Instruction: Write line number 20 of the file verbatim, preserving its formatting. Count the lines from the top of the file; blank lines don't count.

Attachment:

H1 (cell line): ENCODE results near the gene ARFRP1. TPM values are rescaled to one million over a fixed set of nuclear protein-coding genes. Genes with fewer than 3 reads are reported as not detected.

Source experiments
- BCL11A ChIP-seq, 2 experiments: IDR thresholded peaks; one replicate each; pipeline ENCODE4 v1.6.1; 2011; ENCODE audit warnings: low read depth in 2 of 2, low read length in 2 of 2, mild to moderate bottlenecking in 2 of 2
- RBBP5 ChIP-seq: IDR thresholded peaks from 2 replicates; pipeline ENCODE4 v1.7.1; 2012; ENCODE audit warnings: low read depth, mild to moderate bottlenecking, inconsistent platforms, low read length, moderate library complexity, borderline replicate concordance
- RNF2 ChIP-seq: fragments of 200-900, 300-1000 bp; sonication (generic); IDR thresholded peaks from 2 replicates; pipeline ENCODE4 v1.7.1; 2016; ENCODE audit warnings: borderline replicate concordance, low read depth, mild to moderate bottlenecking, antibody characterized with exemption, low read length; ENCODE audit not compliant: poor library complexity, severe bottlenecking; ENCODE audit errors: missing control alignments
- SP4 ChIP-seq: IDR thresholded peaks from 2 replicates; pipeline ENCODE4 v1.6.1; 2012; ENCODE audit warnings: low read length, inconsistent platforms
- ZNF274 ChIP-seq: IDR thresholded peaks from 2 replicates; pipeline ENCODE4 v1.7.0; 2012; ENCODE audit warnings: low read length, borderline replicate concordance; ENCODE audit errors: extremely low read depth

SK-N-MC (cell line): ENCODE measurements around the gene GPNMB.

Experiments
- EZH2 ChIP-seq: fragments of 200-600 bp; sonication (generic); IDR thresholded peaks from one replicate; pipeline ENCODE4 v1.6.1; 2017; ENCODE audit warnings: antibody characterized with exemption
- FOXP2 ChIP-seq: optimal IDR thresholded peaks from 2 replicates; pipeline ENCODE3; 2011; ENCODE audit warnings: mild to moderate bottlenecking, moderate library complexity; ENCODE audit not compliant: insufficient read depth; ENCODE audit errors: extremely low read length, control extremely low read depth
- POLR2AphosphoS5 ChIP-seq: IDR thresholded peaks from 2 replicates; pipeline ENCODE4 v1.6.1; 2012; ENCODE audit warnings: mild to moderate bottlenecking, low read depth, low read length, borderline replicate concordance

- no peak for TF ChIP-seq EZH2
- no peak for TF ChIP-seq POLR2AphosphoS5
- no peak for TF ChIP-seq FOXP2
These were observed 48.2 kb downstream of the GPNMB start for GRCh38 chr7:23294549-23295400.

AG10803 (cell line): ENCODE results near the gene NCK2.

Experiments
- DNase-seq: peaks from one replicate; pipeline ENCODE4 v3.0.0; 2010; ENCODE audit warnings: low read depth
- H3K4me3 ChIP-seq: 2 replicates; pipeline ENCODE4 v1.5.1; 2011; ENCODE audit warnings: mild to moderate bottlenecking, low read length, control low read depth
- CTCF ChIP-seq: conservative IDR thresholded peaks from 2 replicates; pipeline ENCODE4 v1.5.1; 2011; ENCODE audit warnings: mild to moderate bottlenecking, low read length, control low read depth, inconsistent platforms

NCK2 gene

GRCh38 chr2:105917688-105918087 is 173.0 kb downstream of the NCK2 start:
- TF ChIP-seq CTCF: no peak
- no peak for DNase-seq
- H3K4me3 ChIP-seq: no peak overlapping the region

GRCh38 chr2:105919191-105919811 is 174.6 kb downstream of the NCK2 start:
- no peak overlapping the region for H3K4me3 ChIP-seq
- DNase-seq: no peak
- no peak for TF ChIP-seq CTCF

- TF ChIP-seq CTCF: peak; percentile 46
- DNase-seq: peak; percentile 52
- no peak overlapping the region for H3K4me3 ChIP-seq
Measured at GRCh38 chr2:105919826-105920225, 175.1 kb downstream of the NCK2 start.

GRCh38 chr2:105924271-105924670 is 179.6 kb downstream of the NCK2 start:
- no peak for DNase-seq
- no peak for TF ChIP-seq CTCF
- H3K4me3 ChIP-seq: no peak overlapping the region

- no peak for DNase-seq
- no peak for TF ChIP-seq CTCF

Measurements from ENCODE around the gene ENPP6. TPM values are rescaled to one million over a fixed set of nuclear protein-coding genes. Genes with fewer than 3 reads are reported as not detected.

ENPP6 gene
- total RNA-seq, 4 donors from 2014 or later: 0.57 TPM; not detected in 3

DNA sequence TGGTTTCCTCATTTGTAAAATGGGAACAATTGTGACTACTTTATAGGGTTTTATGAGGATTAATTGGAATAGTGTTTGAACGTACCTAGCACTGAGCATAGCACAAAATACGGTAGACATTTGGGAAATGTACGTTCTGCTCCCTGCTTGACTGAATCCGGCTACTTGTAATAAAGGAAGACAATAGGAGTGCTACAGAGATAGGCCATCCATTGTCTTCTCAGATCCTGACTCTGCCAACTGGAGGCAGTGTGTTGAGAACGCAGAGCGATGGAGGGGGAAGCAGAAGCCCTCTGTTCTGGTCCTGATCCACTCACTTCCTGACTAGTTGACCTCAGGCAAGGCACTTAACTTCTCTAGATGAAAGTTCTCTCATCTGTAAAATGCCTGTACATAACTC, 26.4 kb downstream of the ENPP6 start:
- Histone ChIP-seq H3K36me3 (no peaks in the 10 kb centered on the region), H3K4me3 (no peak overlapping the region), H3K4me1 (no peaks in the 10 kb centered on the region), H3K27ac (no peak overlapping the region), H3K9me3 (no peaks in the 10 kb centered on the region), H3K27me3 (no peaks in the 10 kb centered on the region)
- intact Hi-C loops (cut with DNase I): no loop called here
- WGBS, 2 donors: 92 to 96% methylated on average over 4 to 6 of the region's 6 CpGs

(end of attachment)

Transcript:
- H3K4me3 ChIP-seq: 2 replicates; pipeline ENCODE4 v1.5.1; 2011; ENCODE audit warnings: mild to moderate bottlenecking, low read length, control low read depth